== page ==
Obesity is identified as one of the fastest-growing causes of death worldwide and the major reason for the onset of non-communicable diseases. Although hormonal disorders, endocrine disorders, and psychological disorders mainly lead to obesity, the major reasons for obesity endemic in the modern world stem from changes in lifestyle, lowered motivation for physical activity, poor eating, increased screen time, involvement in technologies like mobile phones, laptop, changes in nutrition style, desk jobs that involve sitting at a desk for long hours and an increase in calorie intake.
According to the World Health Organization (WHO), a person is considered to be overweight if his body mass index equals or is greater than 25 Kg/m2, and a person is considered to be obese if his body mass index is equal to or greater than 30 Kg/m2.
This article illustrates some of the major consequences on health posed by obesity and presses on the health benefits of maintaining a healthy weight.
IMPAIRED HEART HEALTH
Obesity is a well-established risk factor for the onset of cardiovascular disease.
In obese individuals, there is an excess accumulation of adipose tissue in the myocardium of the heart. This leads to structural and functional alteration of the heart.
The excess adipose tissue causes an increase in total blood volume which increases the risk of stroke and cardiac output.
In obese, excessive adipose tissue leads to increased secretion of adipokines (leptin), which induces insulin resistance and causes metabolic syndrome which predisposes to adverse cardiovascular effects.
Obese individuals require more oxygen and nutrients to their bodies, the extra weight puts more pressure on the blood vessels which causes an increase in blood pressure and a spike in triglycerides. The extra work that the heart does to pump blood causes the heart muscles to enlarge, which can result in left ventricular hypertrophy.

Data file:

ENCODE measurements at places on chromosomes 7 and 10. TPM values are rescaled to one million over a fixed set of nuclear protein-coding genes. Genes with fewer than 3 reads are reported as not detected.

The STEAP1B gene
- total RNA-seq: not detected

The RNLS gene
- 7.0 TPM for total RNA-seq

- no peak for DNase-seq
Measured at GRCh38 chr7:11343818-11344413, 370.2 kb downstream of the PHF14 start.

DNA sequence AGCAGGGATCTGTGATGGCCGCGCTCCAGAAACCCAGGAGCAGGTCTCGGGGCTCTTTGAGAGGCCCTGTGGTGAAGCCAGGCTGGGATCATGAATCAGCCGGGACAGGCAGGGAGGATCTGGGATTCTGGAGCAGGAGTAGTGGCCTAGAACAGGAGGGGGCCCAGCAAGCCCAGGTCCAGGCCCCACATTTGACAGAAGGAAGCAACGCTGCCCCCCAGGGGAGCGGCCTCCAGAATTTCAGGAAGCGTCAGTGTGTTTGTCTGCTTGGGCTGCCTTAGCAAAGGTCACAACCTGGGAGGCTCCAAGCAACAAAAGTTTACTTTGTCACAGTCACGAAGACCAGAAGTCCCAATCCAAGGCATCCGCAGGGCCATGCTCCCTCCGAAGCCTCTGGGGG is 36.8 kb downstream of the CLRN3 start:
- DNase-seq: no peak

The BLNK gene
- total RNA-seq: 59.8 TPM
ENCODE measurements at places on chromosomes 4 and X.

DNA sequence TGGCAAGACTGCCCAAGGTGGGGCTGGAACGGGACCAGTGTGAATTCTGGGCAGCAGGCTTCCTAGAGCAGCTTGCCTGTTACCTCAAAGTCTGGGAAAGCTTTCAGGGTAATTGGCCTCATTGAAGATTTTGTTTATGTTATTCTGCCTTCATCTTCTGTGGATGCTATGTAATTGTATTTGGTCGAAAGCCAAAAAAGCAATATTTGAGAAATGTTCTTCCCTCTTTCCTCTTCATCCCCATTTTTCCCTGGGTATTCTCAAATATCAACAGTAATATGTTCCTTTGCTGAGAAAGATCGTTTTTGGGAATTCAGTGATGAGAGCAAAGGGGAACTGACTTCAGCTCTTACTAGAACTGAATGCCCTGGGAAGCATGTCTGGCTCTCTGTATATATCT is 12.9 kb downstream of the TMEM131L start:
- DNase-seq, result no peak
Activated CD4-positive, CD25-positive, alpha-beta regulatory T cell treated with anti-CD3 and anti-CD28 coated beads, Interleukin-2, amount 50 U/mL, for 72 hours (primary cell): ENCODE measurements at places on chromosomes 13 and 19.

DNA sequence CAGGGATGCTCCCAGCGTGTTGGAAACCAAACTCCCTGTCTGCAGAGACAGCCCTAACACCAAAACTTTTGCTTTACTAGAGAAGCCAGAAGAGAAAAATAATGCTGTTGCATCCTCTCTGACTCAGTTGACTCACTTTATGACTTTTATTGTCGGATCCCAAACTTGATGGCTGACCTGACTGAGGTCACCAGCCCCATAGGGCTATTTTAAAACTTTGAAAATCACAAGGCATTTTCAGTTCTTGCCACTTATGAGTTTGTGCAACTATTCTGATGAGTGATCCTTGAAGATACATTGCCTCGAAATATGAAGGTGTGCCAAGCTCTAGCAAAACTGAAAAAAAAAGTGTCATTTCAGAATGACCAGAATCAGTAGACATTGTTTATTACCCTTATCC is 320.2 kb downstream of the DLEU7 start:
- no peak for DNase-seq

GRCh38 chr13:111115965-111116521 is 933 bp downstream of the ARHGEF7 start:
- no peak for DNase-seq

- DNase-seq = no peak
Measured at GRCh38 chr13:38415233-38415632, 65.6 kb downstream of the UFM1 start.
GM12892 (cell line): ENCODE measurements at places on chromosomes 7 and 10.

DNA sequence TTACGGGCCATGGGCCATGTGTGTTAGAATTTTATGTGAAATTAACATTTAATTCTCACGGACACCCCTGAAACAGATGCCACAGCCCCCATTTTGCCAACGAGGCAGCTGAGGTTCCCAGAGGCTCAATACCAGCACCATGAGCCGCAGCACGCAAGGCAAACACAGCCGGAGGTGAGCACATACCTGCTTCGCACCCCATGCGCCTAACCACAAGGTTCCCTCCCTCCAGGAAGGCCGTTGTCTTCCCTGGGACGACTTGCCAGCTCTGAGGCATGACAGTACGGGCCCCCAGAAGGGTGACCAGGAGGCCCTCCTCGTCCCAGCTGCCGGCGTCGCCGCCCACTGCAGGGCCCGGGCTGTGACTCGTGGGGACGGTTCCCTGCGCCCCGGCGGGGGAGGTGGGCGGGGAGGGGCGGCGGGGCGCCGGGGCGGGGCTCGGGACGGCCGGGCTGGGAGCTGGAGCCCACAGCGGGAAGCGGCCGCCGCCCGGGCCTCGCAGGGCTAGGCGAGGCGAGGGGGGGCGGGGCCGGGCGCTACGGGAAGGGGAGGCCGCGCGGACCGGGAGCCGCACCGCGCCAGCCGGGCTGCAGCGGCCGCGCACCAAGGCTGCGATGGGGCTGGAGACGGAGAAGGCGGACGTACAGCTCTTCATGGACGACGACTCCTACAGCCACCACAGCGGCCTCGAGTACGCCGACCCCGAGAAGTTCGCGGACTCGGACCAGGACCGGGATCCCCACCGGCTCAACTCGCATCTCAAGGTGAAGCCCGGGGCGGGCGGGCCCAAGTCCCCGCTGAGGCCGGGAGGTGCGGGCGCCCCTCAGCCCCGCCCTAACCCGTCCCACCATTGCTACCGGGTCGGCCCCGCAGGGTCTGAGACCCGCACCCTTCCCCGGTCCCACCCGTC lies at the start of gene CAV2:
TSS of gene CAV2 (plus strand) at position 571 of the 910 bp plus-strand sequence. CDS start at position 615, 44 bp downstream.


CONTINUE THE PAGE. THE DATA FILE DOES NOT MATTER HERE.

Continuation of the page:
The increased adipose tissue contributes directly to an increase in systemic inflammation which causes endothelial damage and vascular hypertrophy.
The risk of infertility is several times higher in obese women than in non-obese women.
Insulin resistance and hyperinsulinemia in obese women lead to hyperandrogenemia.
The excess fat in obese women aggravates polycystic ovarian syndrome and may cause hypothalamic hypogonadism (a condition where the male testes or the female ovaries produce little or no sex hormones).
The decrease in sex hormone-binding globulin, and insulin-like growth factor-binding proteins leads to impaired neuroregulation of hypothalamic-pituitary axis and impaired ovulatory function.
The excess fat cells in obese women make estrogen (this is in addition to what ovaries make). Excessive estrogen will prevent obese women from ovulating and increase the chances of menstrual dysfunction.
Increased leptin levels in obese men significantly decrease levels of testosterone. Hypotestosteronaemia results in impaired spermatogenesis.
The raised gonadal heat in obese men that results from scrotal adiposity results in altered sperm production will lead to reduced sperm motility, increased sperm DNA damage, and increased sperm oxidative stress.